Volkswagen announces successful completion of 2-year drop-in renewable diesel evaluation with Solazyme and Amyris
Volkswagen of America announced the successful completion of its Renewable Diesel Evaluation Program in collaboration with Solazyme and Amyris. (Earlier post.) Beginning in 2012, Volkswagen measured the environmental impacts from the use of pre-commercial renewable diesel formulas with TDI Clean Diesel technology found in the 2012 Passat TDI (which uses a NOx storage system) and 2012 Jetta TDI (SCR system). Initial analysis found that advanced renewable fuels in the test offered comparable performance to standard crude-based diesel fuel blends while producing less CO2 emissions on average.
During the two-year evaluation, Solazyme’s now commercial Soladiesel RD (100% algae-derived renewable diesel fuel) and the Amyris plant-sugar-derived renewable diesel formula was used for the program with each company testing a 2012 Passat and Jetta TDI. Both fuel producers added additives, which are commonly used today, to meet ASTM D 975 specifications.
(Amyris uses its industrial synthetic biology platform to convert plant-sourced sugars into renewable hydrocarbons for fuel and chemical applications; Solazyme has developed a technology that harnesses the oil-producing ability of microalgae to develop renewable oil products.)
With more than 134,000 miles (215,652 km) logged collectively in real-world, on-road and on-highway conditions, Volkswagen engineers found that every vehicle in the evaluation offered similar performance to existing TDI powertrains operating on today’s crude-based clean diesel fuels. Results from the evaluation found that driving dynamics of the vehicles when powered by the renewable diesel were not negatively impacted while fuel economy was similar or improved.
(A 2013 evaluation by the California Air Resources Board (ARB) of renewable diesel in heavy-duty engines found that using 100% renewable diesel (R100) decreased emissions but also resulted in a slight (5%) increase in BSFC.)
In addition to comparable performance, both producers claim that greenhouse gas emissions (GHG) could be reduced by more than 50% on a well-to-wheel basis when using renewable fuels as compared to today’s commercially available crude-based fuels.
The successful completion of this collaboration with two leaders in renewable fuels and products highlights how far advanced fuel technology has come in recent years, proving that sustainable fuels are not only produced in more environmentally friendly ways, but can offer similar performance and lower emissions from a well-to-wheel perspective when compared with commercially available crude-based fuels. Evaluations like this are part of Volkswagen’s broader holistic environmental strategy which underscores the company’s commitment to the environment by deploying a comprehensive approach which addresses carbon reduction and sustainability at each part of the vehicle lifecycle.—Ewald Goessmann, executive director, Volkswagen Group of America, Electronics Research Laboratory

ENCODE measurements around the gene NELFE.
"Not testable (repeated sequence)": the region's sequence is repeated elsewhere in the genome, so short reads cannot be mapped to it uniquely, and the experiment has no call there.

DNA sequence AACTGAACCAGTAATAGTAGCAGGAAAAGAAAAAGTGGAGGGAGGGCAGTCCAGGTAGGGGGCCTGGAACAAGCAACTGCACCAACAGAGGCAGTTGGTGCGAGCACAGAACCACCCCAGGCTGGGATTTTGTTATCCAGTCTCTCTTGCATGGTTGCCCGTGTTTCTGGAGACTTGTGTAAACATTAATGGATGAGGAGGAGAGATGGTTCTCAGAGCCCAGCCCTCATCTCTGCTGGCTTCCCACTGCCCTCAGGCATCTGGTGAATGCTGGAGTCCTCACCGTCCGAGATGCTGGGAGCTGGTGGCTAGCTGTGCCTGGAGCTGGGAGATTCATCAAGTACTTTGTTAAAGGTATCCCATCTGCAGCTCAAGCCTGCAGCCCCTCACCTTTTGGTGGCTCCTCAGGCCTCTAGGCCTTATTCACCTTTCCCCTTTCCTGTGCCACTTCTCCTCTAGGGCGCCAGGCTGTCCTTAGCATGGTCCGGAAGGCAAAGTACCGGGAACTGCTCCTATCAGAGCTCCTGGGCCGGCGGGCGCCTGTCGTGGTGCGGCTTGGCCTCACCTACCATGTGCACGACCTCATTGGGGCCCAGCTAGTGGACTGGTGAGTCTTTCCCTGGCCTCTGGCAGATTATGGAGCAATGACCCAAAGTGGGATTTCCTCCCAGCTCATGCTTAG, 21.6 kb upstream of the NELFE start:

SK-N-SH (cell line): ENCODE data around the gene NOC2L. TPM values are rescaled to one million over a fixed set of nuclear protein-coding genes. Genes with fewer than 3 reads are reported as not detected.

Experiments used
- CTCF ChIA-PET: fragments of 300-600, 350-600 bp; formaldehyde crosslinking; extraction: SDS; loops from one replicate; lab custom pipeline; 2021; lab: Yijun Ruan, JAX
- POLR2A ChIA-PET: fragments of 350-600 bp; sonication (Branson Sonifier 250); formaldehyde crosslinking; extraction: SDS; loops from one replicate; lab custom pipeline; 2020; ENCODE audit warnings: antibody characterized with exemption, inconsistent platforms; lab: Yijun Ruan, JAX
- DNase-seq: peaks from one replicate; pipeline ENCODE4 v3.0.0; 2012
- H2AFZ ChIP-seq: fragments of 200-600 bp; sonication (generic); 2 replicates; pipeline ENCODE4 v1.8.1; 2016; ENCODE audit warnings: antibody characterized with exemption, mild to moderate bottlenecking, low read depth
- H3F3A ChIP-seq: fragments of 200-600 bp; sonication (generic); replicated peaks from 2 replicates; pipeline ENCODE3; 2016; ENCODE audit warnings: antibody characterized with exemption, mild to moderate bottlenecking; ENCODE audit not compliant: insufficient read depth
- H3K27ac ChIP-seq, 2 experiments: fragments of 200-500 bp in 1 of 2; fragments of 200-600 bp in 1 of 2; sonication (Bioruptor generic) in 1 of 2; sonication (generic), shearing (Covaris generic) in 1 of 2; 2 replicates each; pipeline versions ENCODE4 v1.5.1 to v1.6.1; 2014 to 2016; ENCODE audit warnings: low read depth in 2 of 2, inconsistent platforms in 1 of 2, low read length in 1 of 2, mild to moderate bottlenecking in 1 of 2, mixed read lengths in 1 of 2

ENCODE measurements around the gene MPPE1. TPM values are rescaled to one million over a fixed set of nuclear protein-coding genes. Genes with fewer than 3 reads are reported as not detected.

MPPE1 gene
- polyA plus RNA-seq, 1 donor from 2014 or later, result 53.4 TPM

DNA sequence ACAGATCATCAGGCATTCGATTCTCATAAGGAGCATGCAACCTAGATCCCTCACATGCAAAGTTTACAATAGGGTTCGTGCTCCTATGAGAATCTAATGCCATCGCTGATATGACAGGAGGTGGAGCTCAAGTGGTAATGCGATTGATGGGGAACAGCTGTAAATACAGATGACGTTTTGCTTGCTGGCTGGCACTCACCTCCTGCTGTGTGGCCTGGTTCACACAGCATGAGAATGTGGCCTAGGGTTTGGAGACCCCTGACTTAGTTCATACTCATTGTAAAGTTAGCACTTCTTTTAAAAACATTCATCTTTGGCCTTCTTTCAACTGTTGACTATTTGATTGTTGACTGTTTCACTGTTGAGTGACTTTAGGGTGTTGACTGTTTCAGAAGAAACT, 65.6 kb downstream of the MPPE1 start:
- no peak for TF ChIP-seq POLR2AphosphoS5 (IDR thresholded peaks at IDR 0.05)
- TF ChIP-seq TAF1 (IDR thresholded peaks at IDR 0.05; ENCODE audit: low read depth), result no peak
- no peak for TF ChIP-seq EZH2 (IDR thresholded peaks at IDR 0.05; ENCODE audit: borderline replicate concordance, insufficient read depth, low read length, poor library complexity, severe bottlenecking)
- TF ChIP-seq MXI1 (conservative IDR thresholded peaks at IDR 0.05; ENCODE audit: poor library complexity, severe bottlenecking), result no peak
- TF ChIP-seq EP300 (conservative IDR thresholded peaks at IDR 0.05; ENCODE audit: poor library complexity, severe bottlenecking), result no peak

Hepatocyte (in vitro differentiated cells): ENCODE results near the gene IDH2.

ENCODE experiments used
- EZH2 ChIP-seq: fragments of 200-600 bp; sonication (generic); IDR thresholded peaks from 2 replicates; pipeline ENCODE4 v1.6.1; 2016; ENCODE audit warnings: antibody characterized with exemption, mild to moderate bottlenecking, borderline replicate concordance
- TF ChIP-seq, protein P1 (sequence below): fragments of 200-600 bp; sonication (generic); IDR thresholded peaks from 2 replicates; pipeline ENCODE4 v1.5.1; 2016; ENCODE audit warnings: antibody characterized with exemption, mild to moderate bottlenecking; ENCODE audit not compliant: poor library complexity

These key indicators highlight the tremendous market potential that renewable fuel solutions offer, combining comparable performance and fuel economy, helping reduce emissions, while utilizing more sustainable methods to produce the products, Volkswagen said.
During the evaluation period, no engine errors were triggered as a result of the fuel and no extreme wear or failures were reported that would prevent any of the vehicles tested from being operated normally while powered with the respective renewable formulas. Additionally, engineers found that during the evaluation period there were no negative effects in the burning of the renewable fuels, while the production of soot was lower than when using conventional diesel.
As the evaluation comes to a close, the results and data collected make for a promising case for the use of renewable fuels in the years to come, Volkswagen suggested. The positive results highlight the possibility for new sustainable production pathways and open the door to more advanced innovation in the renewable fuel space. Volkswagen engineers will continue to analyze engine components and other data accumulated during the evaluation which could help in the enhancement of future vehicle components and refinement of renewable fuels.
The renewable diesel evaluation program is part of Volkswagen’s global strategy to become one of the world’s most environmentally friendly automakers by 2018. From a product perspective, the company seeks to reduce passenger fleet CO2 with a goal of cutting emissions by 90% by 2050, improving fuel efficiency by 10-15% for every new model as compared to its predecessor, and by making other significant environmental improvements for each new model that’s introduced. In production, the brand is working to continue current efforts to help reduce GHG emissions at each production facility globally while increasing the use of renewable forms of energy at those facilities.
In the domain of biological pathways for renewable drop-in fuels, Audi (a Volkswagen Group company) is working with US-based Joule on the production and evaluation of engineered-cyanobacteria-derived renewable diesel and ethanol (earlier post). Audi is also working in the field of synthetic liquid fuels derived from renewable energy, CO2 captured from air, and water. (Earlier post.)
ARB Staff Report (2013) “Multimedia Evaluation of Renewable Diesel”